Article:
- Avoid large meals. I don’t know why they call it morning sickness because I (like many women) got mine in the night. During one particularly ghastly period of my pregnancy it actually last all day. Whenever it happens for you, I’d suggest avoiding large meals. I was throwing up nightly, immediately after dinner. So I decided to skip dinner (and eat a lighter meal around 4pm, and eat most of my calories during breakfast and lunch), and voila my vomit sessions dwindled. See what works for you.
I just want to add that this is just a totally and utterly miserable time and if you are going through it: I feel your pain. It’s especially tough if, like me, not that many people know you are actually pregnant during it (i.e. If it occurs pre week 12 or whenever you decide to tell your nearest and dearest). Just please be kind to yourself. Don’t be ashamed to cry or to think thoughts like “I don’t know if I want to be pregnant anymore”. Go through the (e)motions. Do things to elevate your mood – whether that’s at-home beauty treatments, Friends on repeat or a good cheesy movie. What soothed me was ploughing myself head first into mama and baby research: It kept me focussed and I love to learn, so it kept my brain buzzing.
Plus just try to keep in mind that everything sort of goes in waves: For example, at the very beginning of my pregnancy my symptoms were just unreal tiredness and a hunger like a lioness. I craved all bad, fast foods (and I ate them). And I slept. A lot. But it didn’t last forever (thank god). Another time I had tons of energy and craved super healthy raw foods. Likewise the sickness and vomiting didn’t last forever, and symptoms came and went like the wind. Just try to be strong and you will get through it. And when in doubt – take a nap. (Uh. Naps. I miss you)
8// How to deal with annoying people and comments
When you announce that you are expecting it is quite probable that you will find yourself upset/irate/confused/shocked or all of the above by some people and their comments, at some point during your pregnancy. Because for some reason people seem to think that pregnancy is free-for-all with regards to dishing out unsolicited advice and opinions.
It’s a rocky road. And with all of those surging hormones and nasty symptoms – quite frankly, it’s the last thing you need…
The key thing that helped me handle these irritations was to think about why the person was saying what they were saying. Most of the time there is one of two answers (1) they are ill-educated / have zero clue what they are talking about and, (2) they are trying to somehow justify something they feel guilty about or regret… When you keep these two things in mind it’s much easier to feel empathy for the offender rather than anger.
Tip: Don’t let the muggles get you down! And cry if you have to… It always makes you feel better.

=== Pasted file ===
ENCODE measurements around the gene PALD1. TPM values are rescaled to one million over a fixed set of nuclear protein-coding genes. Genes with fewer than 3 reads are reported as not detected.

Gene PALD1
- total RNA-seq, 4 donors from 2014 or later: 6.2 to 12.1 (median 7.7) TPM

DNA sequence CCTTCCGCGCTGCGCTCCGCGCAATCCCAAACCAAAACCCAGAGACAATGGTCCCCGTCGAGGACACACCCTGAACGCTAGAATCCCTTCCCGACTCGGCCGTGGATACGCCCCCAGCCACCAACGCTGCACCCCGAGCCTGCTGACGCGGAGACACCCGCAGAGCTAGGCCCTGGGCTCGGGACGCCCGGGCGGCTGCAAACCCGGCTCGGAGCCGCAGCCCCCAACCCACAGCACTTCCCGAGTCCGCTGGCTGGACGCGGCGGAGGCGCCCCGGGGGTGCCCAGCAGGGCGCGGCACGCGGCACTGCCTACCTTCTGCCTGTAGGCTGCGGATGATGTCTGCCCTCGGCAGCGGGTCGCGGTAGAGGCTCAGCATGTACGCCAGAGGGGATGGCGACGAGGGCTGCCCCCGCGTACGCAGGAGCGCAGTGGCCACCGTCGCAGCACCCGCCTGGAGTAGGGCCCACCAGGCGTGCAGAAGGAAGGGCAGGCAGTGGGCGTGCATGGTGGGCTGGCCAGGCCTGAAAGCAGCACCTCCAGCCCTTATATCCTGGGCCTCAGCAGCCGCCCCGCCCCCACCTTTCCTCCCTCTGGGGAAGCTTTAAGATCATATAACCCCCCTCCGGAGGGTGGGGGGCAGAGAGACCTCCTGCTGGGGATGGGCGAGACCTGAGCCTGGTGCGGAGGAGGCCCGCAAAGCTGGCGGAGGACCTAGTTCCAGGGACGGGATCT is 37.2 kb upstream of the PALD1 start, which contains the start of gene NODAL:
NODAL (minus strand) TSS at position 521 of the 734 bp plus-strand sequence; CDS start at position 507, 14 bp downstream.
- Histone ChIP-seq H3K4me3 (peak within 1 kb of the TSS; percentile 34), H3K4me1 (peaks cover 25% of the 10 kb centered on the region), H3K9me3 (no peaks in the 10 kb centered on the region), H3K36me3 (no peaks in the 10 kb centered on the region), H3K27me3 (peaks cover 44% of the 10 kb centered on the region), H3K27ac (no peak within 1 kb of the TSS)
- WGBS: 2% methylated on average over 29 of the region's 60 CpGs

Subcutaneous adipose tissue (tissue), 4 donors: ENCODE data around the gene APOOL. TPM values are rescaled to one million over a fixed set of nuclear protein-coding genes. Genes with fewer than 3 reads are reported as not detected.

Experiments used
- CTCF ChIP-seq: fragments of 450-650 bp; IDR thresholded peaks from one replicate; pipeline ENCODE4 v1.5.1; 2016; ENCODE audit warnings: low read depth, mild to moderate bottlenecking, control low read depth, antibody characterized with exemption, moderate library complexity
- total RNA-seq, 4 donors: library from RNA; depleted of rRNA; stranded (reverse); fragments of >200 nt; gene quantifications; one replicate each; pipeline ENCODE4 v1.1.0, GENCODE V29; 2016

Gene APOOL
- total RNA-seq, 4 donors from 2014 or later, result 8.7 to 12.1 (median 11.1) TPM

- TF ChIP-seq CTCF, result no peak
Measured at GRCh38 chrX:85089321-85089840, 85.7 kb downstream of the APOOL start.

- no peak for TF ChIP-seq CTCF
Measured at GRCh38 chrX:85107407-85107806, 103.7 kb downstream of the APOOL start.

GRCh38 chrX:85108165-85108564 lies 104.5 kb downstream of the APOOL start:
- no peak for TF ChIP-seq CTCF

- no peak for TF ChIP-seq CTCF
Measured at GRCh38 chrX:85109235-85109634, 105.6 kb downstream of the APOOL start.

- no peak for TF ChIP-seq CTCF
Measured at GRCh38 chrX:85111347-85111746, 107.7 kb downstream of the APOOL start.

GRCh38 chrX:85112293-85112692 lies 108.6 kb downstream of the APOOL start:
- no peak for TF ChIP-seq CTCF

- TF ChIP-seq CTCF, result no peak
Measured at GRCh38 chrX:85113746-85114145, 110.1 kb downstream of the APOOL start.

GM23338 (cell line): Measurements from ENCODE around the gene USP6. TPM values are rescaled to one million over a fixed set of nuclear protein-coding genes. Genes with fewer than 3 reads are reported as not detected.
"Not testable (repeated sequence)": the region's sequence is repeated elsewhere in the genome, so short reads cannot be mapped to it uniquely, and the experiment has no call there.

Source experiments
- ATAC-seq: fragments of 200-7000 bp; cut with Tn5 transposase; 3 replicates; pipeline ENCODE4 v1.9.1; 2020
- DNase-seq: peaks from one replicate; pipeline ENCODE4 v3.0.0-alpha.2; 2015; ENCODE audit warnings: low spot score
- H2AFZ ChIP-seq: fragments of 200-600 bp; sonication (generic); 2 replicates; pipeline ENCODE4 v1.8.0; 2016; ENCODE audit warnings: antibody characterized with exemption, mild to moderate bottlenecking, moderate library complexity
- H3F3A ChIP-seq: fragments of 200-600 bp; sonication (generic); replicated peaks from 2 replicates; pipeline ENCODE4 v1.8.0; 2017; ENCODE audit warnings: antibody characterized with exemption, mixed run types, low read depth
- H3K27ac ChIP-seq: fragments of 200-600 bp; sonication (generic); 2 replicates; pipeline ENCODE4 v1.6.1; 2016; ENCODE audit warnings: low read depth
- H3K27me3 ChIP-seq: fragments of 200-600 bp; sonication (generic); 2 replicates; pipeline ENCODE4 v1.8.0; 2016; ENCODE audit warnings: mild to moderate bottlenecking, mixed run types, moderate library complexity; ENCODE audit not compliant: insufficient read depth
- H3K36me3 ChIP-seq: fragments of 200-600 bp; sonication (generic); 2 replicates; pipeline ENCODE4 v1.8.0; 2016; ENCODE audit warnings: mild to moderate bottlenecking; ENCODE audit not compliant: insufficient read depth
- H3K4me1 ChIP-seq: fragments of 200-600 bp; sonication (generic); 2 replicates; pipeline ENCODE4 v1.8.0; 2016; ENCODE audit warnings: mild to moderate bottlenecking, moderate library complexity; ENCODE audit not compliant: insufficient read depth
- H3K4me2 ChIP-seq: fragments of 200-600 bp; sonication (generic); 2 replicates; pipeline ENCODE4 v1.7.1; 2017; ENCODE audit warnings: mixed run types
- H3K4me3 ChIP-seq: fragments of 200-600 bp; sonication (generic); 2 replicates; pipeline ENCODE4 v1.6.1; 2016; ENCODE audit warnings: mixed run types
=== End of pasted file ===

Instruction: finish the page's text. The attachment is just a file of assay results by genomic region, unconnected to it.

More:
So, to summarise everything:
- Must-have: The Bump pregnancy app.
- Must-do: Read as many books and websites as possible to help pass the time during early pregnancy (and that super frustrating stage where you can’t tell anyone) – but most importantly to educate yourself on this life-changing thing that’s happening to you.
- Must-do: Use BabyList or something similar to start to keep track and note of things you love, want and need.
- Must-do: Discover other women’s journeys and stories. They are comforting and sometimes just plain hilarious. Use blogs, websites, forums and Facebook groups.
- Must-have: A natural folate supplement and if you feel you need/want it: A natural, whole foods prenatal multivitamin.
- Must-do: Try all of the tips and tricks (including mine above) for nausea if you suffer with it and do what works for you. Nothing will cure it unfortunately, but there are little things that can help soothe you a little and they are worth their weight in gold.
- Must-do: Educate yourself on the foods that are rich in the various nutrients you need as a pregnant lady and eat them as often as possible. Use organic, locally-grown produce where possible.
- Must-do: Pamper yourself and be pampered as often as you can. Through massage, naps, mani/pedis, reading – whatever floats your boat.
- Must-have: A good belly and bust cream to keep your stretching areas hydrated and help prevent stretch marks. I absolutely adored the Mama Mio products.
- Must-have: Rennies for heartburn and trapped wind or whatever works for you if you suffer with this.
- Must-have: Footwear that is 0.5 or 1 full size bigger than your usual shoe size if and when you feel swell/expand/grow. Meh.
- Must-do: Buy little and often for your pregnancy wardrobe as and when needed. Don’t assume you will stay one size, it all goes up and down – trust me.
- Must-do: Start thinking about what you might like to wear after birth, and preparing a list or buying a few things as you go.
- Must-have: A nice oil for massage purposes and tutorials for Dr. Gowri Motha’s massage treatments your husband or friend can follow. (But to be honest: Any old rub will do).
- Must-have: Epsom salts and mineral salts for baths, if you love them as much as I do.
- Must-do: When you are given unsolicited advice, offensive comments, upsetting remarks try to ask the two questions: 1. Has this person ever been pregnant? Do they have anything to back up what they are saying? 2. Why is this person saying this? Is there a hidden agenda of making themselves feel better about certain outcomes and choices?